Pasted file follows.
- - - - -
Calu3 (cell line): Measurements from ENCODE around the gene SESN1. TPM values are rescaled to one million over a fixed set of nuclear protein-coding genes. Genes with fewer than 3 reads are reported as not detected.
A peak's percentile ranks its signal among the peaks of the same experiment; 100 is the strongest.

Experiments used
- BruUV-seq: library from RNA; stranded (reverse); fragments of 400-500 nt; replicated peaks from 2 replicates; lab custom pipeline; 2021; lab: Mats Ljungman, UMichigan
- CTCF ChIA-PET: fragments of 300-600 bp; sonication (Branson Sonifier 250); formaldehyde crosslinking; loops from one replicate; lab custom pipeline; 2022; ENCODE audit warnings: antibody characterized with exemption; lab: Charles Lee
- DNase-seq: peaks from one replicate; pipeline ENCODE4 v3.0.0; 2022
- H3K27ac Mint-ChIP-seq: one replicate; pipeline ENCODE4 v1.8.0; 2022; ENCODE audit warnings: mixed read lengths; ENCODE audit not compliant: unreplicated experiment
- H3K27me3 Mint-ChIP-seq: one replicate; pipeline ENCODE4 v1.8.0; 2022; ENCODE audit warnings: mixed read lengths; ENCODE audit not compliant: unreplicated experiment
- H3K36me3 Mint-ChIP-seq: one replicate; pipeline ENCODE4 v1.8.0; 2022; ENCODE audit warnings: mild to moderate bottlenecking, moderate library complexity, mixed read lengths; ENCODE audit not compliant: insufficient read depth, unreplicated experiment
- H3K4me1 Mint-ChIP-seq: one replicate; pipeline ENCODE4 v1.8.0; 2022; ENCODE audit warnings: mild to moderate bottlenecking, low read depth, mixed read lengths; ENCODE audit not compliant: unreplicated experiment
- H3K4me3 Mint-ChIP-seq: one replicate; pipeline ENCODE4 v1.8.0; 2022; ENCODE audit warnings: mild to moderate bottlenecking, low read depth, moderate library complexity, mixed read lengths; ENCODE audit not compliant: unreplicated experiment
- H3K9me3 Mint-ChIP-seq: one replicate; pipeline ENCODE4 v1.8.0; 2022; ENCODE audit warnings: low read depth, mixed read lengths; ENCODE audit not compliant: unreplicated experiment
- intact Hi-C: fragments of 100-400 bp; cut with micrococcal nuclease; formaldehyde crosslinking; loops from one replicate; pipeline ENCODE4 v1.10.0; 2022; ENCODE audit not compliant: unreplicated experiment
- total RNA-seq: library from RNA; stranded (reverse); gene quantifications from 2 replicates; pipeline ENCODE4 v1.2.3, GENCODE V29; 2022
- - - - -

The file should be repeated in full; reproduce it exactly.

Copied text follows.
Calu3 (cell line): Measurements from ENCODE around the gene SESN1. TPM values are rescaled to one million over a fixed set of nuclear protein-coding genes. Genes with fewer than 3 reads are reported as not detected.
A peak's percentile ranks its signal among the peaks of the same experiment; 100 is the strongest.

Experiments used
- BruUV-seq: library from RNA; stranded (reverse); fragments of 400-500 nt; replicated peaks from 2 replicates; lab custom pipeline; 2021; lab: Mats Ljungman, UMichigan
- CTCF ChIA-PET: fragments of 300-600 bp; sonication (Branson Sonifier 250); formaldehyde crosslinking; loops from one replicate; lab custom pipeline; 2022; ENCODE audit warnings: antibody characterized with exemption; lab: Charles Lee
- DNase-seq: peaks from one replicate; pipeline ENCODE4 v3.0.0; 2022
- H3K27ac Mint-ChIP-seq: one replicate; pipeline ENCODE4 v1.8.0; 2022; ENCODE audit warnings: mixed read lengths; ENCODE audit not compliant: unreplicated experiment
- H3K27me3 Mint-ChIP-seq: one replicate; pipeline ENCODE4 v1.8.0; 2022; ENCODE audit warnings: mixed read lengths; ENCODE audit not compliant: unreplicated experiment
- H3K36me3 Mint-ChIP-seq: one replicate; pipeline ENCODE4 v1.8.0; 2022; ENCODE audit warnings: mild to moderate bottlenecking, moderate library complexity, mixed read lengths; ENCODE audit not compliant: insufficient read depth, unreplicated experiment
- H3K4me1 Mint-ChIP-seq: one replicate; pipeline ENCODE4 v1.8.0; 2022; ENCODE audit warnings: mild to moderate bottlenecking, low read depth, mixed read lengths; ENCODE audit not compliant: unreplicated experiment
- H3K4me3 Mint-ChIP-seq: one replicate; pipeline ENCODE4 v1.8.0; 2022; ENCODE audit warnings: mild to moderate bottlenecking, low read depth, moderate library complexity, mixed read lengths; ENCODE audit not compliant: unreplicated experiment
- H3K9me3 Mint-ChIP-seq: one replicate; pipeline ENCODE4 v1.8.0; 2022; ENCODE audit warnings: low read depth, mixed read lengths; ENCODE audit not compliant: unreplicated experiment
- intact Hi-C: fragments of 100-400 bp; cut with micrococcal nuclease; formaldehyde crosslinking; loops from one replicate; pipeline ENCODE4 v1.10.0; 2022; ENCODE audit not compliant: unreplicated experiment
- total RNA-seq: library from RNA; stranded (reverse); gene quantifications from 2 replicates; pipeline ENCODE4 v1.2.3, GENCODE V29; 2022